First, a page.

Martha Hill and the Making of American Dance
, by Janet Mansfield Soares, Wesleyan University Press, 2009

Modern Dance in America: The Bennington Years,
by Sali Ann Kriegsman, G. K. Hall & Company, 1982
 





 

FILM:


USA: Dance—Four Pioneers
, Ohio State University, 1965

 

Elizabeth McPherson is an assistant professor at Montclair State University and is currently writing a book on The Bennington School of the Dance.

 

photo courtesy of the American Dance Festival Archives

Photo by Tim Trumble, courtesy of Arizona State University

Many parents discourage their teenagers from majoring in dance because of fear that their child will become a struggling artist in an unforgiving city, only to end their career in injury. But a dance degree can lead to other corners of the profession, such as marketing, physical therapy and arts administration. "Parents always say their children need something to fall back on," says Daniel Lewis, former dean of the dance division at New World School of the Arts. "They only see the stage time, applause and flowers. But there's choreographing, teaching, PR—the careers are endless."

Others are more concerned with disappointment. "Your daughter doesn't have to be a major ballerina with ABT to be successful," says Lewis. "If she wants to be a dancer, she'll find the work. There's a certain amount of training you have to achieve before you even get accepted into a good college, so if you have the talent, and the drive, you can make it."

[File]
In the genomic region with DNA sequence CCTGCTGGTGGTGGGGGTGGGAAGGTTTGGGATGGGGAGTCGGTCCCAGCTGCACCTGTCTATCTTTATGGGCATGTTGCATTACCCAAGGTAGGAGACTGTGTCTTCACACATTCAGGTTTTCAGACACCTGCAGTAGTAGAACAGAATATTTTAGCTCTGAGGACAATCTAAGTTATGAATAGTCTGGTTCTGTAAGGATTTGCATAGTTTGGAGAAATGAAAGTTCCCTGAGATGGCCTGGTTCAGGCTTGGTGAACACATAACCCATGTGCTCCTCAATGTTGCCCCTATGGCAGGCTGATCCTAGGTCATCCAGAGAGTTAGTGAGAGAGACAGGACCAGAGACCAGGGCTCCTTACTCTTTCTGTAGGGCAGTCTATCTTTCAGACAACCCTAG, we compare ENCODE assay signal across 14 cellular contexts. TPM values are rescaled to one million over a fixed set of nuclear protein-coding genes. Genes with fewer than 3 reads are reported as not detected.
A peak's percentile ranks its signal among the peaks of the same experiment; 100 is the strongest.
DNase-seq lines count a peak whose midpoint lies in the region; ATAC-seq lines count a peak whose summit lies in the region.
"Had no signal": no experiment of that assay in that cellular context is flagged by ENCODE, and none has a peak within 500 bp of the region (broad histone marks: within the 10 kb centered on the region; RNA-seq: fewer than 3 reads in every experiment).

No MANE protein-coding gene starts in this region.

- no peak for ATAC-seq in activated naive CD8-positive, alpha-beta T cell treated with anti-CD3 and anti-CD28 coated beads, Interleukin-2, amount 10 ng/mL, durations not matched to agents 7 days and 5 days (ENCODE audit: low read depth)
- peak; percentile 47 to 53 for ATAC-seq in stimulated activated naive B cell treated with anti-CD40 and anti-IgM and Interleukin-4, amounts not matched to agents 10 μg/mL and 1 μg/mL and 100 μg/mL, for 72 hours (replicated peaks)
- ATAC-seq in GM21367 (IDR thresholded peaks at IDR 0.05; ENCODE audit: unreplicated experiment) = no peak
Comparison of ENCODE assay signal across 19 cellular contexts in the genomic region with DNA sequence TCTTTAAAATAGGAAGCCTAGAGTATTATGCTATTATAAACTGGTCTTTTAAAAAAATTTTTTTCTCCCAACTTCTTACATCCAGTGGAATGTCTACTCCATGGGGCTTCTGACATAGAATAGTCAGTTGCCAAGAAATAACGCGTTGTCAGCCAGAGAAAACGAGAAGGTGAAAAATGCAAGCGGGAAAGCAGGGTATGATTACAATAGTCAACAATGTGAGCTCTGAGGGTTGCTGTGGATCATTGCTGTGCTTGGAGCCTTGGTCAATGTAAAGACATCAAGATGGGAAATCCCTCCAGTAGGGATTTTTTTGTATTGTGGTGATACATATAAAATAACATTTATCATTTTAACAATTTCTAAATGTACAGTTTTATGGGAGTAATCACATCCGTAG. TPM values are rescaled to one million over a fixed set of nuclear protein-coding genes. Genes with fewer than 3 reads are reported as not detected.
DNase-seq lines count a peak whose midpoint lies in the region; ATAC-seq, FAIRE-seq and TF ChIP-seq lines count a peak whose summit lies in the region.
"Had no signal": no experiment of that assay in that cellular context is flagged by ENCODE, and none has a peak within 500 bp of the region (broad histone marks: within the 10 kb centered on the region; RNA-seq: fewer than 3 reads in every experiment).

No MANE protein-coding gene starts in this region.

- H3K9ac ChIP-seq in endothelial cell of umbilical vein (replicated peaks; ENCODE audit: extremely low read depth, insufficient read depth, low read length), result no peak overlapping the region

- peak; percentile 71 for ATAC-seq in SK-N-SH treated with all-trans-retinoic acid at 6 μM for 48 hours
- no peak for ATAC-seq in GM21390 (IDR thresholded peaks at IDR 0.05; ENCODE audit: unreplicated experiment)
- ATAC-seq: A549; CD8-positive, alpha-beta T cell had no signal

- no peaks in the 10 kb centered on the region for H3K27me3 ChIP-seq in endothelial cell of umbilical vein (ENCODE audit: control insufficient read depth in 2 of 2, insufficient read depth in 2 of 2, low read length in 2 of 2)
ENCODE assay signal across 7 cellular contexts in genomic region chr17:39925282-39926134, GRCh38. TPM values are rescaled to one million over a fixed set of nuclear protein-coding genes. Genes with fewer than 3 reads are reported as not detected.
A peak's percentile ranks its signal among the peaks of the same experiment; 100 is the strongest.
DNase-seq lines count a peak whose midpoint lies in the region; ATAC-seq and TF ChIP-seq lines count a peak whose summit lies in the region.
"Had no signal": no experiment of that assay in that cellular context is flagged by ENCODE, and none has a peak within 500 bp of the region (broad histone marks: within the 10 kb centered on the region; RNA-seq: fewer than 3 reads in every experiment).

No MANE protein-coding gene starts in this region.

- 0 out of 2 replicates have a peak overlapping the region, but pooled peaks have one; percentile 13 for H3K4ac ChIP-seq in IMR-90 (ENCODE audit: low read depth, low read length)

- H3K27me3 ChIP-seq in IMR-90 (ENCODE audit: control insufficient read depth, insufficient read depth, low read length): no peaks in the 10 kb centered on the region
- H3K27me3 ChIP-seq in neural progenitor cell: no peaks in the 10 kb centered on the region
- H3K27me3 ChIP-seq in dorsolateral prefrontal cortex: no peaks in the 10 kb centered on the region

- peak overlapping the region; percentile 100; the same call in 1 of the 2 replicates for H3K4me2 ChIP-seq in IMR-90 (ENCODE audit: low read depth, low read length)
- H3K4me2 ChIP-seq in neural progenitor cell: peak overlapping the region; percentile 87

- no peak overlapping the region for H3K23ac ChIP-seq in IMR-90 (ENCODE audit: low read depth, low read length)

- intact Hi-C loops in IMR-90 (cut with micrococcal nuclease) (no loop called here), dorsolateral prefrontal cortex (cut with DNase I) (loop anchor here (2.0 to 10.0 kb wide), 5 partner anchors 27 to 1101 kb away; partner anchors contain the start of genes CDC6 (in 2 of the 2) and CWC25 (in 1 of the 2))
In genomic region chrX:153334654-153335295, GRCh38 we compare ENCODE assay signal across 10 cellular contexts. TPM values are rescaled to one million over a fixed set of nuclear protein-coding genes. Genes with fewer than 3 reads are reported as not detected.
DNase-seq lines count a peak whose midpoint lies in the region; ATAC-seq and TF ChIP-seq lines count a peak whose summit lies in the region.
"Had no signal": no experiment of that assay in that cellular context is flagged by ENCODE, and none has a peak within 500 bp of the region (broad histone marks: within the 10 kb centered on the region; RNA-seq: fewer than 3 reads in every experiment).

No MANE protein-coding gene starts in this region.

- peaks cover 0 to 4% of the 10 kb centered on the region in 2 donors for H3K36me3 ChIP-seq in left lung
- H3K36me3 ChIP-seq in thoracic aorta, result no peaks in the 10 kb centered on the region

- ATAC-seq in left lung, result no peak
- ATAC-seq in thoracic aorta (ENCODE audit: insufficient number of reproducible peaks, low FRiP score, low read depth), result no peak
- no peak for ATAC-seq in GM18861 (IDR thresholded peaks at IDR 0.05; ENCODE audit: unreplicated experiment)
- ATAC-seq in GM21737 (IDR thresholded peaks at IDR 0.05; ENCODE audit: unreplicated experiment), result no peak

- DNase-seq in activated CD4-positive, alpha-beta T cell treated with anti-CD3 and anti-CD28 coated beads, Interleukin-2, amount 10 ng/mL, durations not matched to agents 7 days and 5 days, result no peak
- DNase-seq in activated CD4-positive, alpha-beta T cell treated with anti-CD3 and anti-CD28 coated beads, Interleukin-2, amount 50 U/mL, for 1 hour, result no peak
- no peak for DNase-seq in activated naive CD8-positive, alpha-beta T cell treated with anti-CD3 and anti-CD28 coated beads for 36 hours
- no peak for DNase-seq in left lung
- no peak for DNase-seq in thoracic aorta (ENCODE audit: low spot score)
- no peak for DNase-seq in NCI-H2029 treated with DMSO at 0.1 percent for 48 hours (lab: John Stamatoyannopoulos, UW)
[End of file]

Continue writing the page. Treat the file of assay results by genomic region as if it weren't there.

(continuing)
As mentors, teachers can be monumentally influential on students' college decision processes. Read on to hear from three dance majors who feel grateful they chose this path—and share their words with your students!

Keep reading... Show less
To show her support for local studios, Kelly Berick requires all her students to be enrolled in an after-school program. Photo by Stephanie Csejtey, courtesy of Akron School of the Arts

When Kelly Berick began teaching high school students at Ohio's Firestone Community Learning Center within Akron Public Schools 21 years ago, she was newly engaged, newly licensed to teach K–12 dance and thrilled to land what she considered the perfect job. Her enthusiasm quickly soured, however, when after two weeks of teaching she called a local studio to introduce herself. "The owner told me her students didn't like me, didn't like what I was doing and were going to quit my program," she says. Her class of seven became a class of three.

Keep reading... Show less
Photo by Matthew Murphy

Jacqulyn Buglisi has a flair for drama. To encourage the students in her intermediate and advanced Graham classes at The Ailey School to open their sternums in a high release, she tells them to stretch “like a flower came out of your heart." When attempting to convey the weight of a hand gesture, she explains that they must “pull the hem of heaven from the sky." During the extensive warm-up sequence, she reminds them that this is no time for complacency: “We don't do positions. We dance the series." Despite her penchant for the Graham dramatics, Buglisi is equally quick to curb any excess of melodrama in her students. “No Swan Lake with the arms," she admonishes one whose wrists are limply crossed.

Keep reading... Show less
Teachers & Role Models